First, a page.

Tiger Time

A Cinderella Story

Cinderella in December 2012 courtesy Phoenix Fund

Surrey Supporters Part of Conservation First

Supporters of Shalford-based wildlife charity, the David Shepherd Wildlife Foundation, have played a key part in a conservation first by helping to fund the rescue, rehabilitation and release of a rare Amur (also known as Siberian) tiger that has now become a mother.

Orphaned in 2012, the then 5-month old tigress named Zolushka (Russian for Cinderella) was found malnourished and with severe frostbite. Her chances of survival looked slim.

“With as few as 450 Amur tigers left in the wild every tiger is vital to the continuation of this sub-species, the largest of all the big cats. And, although Zolushka’s chances of survival looked slim there was no way we were going to stand by and watch her die,” says Vicky Flynn who manages the charity’s TigerTime campaign.

Donations to support the tigers care came from across the world, through the David Shepherd Wildlife Foundation and a host of international NGOs. Gradually Zolushka gained strength; she was moved to a facility where she could be away from human contact and was taught vital hunting skills. By the spring of 2013 it was decided that she was ready for release back into the wild.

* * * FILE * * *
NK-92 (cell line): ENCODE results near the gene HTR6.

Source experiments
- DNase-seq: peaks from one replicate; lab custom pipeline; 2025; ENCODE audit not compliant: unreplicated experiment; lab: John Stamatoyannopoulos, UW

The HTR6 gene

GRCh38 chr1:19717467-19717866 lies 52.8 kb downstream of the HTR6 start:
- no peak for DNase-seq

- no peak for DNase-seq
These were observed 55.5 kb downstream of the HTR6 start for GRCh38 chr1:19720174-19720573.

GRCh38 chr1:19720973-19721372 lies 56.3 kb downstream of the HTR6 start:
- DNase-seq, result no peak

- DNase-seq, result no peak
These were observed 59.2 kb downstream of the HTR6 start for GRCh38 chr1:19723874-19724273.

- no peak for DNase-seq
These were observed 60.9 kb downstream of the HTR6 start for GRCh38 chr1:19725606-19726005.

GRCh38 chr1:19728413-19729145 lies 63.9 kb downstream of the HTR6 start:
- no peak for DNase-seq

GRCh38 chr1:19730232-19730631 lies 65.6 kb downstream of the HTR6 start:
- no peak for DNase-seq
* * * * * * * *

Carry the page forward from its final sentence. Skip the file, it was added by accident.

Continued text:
“This was a huge decision to make, the tiger has to be strong, able to hunt and retain a wariness of humans for releases back to the wild to work,” adds Vicky Flynn.

Zolushka was fitted with a satellite and radio collar and tracked by rangers and motion-sensing remote cameras and quickly began hunting badgers, wild boar and red deer. In January 2014, the camera’s also showed she had an admirer – a male Amur tiger.

“There aren’t many good news stories when you work to save wild tigers and when the latest news came through this week that Zolushka was the mother of two cubs we were ecstatic! All the hard work, all the cooperation and the funding had proved that wild tigers can successfully be re-introduced. For tiger lovers, it is one of the best Christmas presents we could imagine!”

It is believed to be the first time a released tiger has gone on to become a mother and raises hope for the survival of Amur tigers.

But Cinderella’s story doesn’t end here. She now has to protect and provide for her cubs through the sub-zero temperatures of a Russian winter.

“We have everything crossed for Zolushka. Now, more than ever, funding for our anti-poaching and park protection patrols in the Russian Far East are vital. They will protect not just Zolushka but other rare Amur tigers too,” adds Vicky.